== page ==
A Call for Compassion, Empathy and Forgiveness in America

Nov 12th, 2016 | By | Category: Featured Issues, Politics & Current Events


Most Americans are rejoicing that the presidential election is finally over.  America has endured eighteen months of innuendo, vindictiveness, conspiracy theories, and the abandonment of reason, mixed with racial and ethnic discord.  Tragically, there was little, substantive discussion about the significant issues facing the nation over the next four years.  However, as a Christian, I can affirm several bedrock truths:

  • God is still on His throne
  • Jesus Christ sits enthroned at the right hand of His Father, waiting for the order to go get His church
  • The tomb is still empty
  • The Bible remains the infallible Word of God
  • The Gospel remains as powerful and as life-changing as ever
  • The cross, not the state, is the solution to the problems of the human condition.

But given these fundamental truths, it is important for us to consider what the next president and the nation will face.  Permit me a few comments on the monumental challenges the United States faces over the next four years.  My purpose here is to drive those of us who confess the name of Jesus to our knees.  We must set aside the bitter residue of this election and focus on God and His Word.  We must ask God to call this nation to repentance.

Columnist Michael Gerson has eloquently summarized the 2016 presidential campaign and its impact on the American experiment in democracy.  This campaign witnessed two contrasting analyses and two contrasting visions:

  • ?Donald Trump?s vision is unremittingly dark ? in his words, a ?crippled America.? A nation of closed factories and crumbling bridges, flooded by illegal immigrants who are taking jobs and committing crimes, threatened by cop-killers and jihadists, exploited by foreign competitors and humiliated by the stupidity of its governing class.  Trump devotes almost no attention to describing his ideal America, but his Eden is somewhere in the past, requiring recovered greatness.  His stated goal is the restoration of a lost country, which he defines as a certain land and people and way of life.  Liberal ideology may have contributed to the mess, but the main problem is failed leadership.  ?If we don?t get tough,? argues Trump, ?and if we don?t get smart, and fast, we?re not going to have our country anymore.  There will be nothing, absolutely nothing, left.?  And because the ruling class will not surrender power willingly, it must be taken by an uprising of the forgotten.?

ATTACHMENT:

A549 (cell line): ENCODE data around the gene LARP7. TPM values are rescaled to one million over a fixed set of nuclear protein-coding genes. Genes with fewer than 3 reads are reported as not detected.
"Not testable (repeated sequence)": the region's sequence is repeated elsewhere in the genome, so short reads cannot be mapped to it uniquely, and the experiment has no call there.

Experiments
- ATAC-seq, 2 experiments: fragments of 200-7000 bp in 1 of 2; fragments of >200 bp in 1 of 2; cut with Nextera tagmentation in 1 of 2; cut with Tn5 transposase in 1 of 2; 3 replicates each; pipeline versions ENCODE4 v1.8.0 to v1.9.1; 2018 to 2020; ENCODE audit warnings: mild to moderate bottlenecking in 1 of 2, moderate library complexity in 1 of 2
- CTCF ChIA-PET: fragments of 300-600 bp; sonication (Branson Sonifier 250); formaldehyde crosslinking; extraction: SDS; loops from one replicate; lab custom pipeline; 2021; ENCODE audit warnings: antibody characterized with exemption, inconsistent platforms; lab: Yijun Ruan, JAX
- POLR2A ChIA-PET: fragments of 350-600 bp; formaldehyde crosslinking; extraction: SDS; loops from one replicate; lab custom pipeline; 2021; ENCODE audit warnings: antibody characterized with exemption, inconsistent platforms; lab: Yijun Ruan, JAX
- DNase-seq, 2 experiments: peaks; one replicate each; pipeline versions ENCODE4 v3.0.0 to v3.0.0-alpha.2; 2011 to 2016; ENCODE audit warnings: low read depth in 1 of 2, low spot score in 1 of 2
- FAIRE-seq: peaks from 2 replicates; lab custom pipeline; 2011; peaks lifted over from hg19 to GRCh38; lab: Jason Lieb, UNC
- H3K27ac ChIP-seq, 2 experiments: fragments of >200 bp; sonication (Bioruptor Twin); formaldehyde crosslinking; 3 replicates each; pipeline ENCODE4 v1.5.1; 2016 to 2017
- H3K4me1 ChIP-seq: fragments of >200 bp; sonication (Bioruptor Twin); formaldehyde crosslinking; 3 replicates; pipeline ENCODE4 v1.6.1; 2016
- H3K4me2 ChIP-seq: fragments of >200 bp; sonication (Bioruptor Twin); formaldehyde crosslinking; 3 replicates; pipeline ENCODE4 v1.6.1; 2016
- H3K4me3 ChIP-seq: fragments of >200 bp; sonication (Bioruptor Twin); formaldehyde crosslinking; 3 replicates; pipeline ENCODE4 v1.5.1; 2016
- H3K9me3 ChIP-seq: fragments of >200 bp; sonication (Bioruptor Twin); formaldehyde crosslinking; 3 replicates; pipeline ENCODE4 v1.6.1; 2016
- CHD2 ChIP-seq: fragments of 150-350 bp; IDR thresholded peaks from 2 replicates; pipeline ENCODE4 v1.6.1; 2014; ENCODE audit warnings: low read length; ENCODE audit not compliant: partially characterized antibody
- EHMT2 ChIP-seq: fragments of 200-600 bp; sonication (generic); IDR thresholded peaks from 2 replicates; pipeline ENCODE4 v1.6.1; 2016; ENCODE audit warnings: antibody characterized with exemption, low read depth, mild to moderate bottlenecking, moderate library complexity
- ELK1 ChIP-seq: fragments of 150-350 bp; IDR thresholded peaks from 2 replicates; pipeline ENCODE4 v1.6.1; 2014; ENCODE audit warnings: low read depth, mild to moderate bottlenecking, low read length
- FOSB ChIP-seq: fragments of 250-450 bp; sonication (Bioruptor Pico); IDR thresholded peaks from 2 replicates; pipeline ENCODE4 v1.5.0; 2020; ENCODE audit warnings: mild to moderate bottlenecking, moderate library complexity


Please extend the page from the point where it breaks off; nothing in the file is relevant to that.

• ?Hillary Clinton is also not in the vision business, but she seems to assume a conventionally liberal conception of the country ? America the evolving. A nation with a flawed past moving toward liberal ideals of tolerance, openness and opportunity, helped along by an activist government that secures individual rights against various forms of social oppression and works for greater economic equality.  Clinton?s Eden is clearly in the future.  Her stated goal is to ?break down the barriers that hold Americans back, including the barriers of bigotry and discrimination.?  America becomes more itself as it moves toward progressive values.  Clinton cannot promise revolution, being constrained by effectively being the incumbent.  But Clinton, as a sober, levelheaded Midwesterner, would not be comfortable in a revolutionary role anyway.  Besides, a more liberal future is made inevitable by politically advantageous demographic change.?

America the ?crippled.?  America the evolving.  These are two parallel, non-intersecting convictions about our country.  You might think the adherents of these views would have something to learn from each other.  But there has been no real dialogue ? or even real argument ? between them.  Correctly, Gerson observes the fundamental shift that has occurred within American culture:  ?Trump has accelerated America?s movement toward political division by class and education.  Many blue-collar voters, particularly white men, have been drawn strongly to his message.  Many white-collar voters, particularly college-educated women, have been turned off by it.  What used to be a culture war is increasingly a class conflict ? though the two generously overlap.  This type of clash is bitter in its own, special way ? bringing out deep resentments toward elites and sneering condescension by elites.?